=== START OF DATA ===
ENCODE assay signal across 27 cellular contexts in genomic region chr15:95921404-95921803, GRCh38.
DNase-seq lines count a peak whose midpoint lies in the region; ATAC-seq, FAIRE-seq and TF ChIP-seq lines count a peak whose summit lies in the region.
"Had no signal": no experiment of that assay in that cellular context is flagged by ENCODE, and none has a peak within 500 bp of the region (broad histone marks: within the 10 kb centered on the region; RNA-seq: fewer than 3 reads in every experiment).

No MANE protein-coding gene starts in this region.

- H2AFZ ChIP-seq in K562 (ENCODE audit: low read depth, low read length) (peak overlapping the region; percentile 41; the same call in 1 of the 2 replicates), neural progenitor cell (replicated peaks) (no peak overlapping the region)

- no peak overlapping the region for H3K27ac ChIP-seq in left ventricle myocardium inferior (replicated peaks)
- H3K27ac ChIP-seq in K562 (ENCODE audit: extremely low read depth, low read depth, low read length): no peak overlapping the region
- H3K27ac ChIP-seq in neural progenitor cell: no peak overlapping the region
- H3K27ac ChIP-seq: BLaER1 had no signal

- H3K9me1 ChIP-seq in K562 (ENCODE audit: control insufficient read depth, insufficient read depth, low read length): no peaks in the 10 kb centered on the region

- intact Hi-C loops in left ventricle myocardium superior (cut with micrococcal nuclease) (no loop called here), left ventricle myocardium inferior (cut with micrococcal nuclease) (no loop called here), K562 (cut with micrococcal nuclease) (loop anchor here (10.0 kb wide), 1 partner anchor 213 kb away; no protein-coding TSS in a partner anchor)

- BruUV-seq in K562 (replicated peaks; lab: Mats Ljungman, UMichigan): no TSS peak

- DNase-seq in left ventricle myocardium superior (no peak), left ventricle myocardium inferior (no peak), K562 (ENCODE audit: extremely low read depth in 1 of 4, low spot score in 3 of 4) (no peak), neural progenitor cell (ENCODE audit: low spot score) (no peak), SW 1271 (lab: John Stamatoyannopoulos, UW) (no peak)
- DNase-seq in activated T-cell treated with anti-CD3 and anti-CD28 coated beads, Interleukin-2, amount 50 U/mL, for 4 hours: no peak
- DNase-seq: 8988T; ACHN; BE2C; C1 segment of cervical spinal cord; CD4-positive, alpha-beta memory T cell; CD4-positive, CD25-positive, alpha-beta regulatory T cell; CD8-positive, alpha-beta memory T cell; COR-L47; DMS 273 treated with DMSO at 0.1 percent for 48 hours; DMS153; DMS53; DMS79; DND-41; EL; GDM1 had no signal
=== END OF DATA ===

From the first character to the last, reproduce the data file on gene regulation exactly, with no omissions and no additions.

ENCODE assay signal across 27 cellular contexts in genomic region chr15:95921404-95921803, GRCh38.
DNase-seq lines count a peak whose midpoint lies in the region; ATAC-seq, FAIRE-seq and TF ChIP-seq lines count a peak whose summit lies in the region.
"Had no signal": no experiment of that assay in that cellular context is flagged by ENCODE, and none has a peak within 500 bp of the region (broad histone marks: within the 10 kb centered on the region; RNA-seq: fewer than 3 reads in every experiment).

No MANE protein-coding gene starts in this region.

- H2AFZ ChIP-seq in K562 (ENCODE audit: low read depth, low read length) (peak overlapping the region; percentile 41; the same call in 1 of the 2 replicates), neural progenitor cell (replicated peaks) (no peak overlapping the region)

- no peak overlapping the region for H3K27ac ChIP-seq in left ventricle myocardium inferior (replicated peaks)
- H3K27ac ChIP-seq in K562 (ENCODE audit: extremely low read depth, low read depth, low read length): no peak overlapping the region
- H3K27ac ChIP-seq in neural progenitor cell: no peak overlapping the region
- H3K27ac ChIP-seq: BLaER1 had no signal

- H3K9me1 ChIP-seq in K562 (ENCODE audit: control insufficient read depth, insufficient read depth, low read length): no peaks in the 10 kb centered on the region

- intact Hi-C loops in left ventricle myocardium superior (cut with micrococcal nuclease) (no loop called here), left ventricle myocardium inferior (cut with micrococcal nuclease) (no loop called here), K562 (cut with micrococcal nuclease) (loop anchor here (10.0 kb wide), 1 partner anchor 213 kb away; no protein-coding TSS in a partner anchor)

- BruUV-seq in K562 (replicated peaks; lab: Mats Ljungman, UMichigan): no TSS peak

- DNase-seq in left ventricle myocardium superior (no peak), left ventricle myocardium inferior (no peak), K562 (ENCODE audit: extremely low read depth in 1 of 4, low spot score in 3 of 4) (no peak), neural progenitor cell (ENCODE audit: low spot score) (no peak), SW 1271 (lab: John Stamatoyannopoulos, UW) (no peak)
- DNase-seq in activated T-cell treated with anti-CD3 and anti-CD28 coated beads, Interleukin-2, amount 50 U/mL, for 4 hours: no peak
- DNase-seq: 8988T; ACHN; BE2C; C1 segment of cervical spinal cord; CD4-positive, alpha-beta memory T cell; CD4-positive, CD25-positive, alpha-beta regulatory T cell; CD8-positive, alpha-beta memory T cell; COR-L47; DMS 273 treated with DMSO at 0.1 percent for 48 hours; DMS153; DMS53; DMS79; DND-41; EL; GDM1 had no signal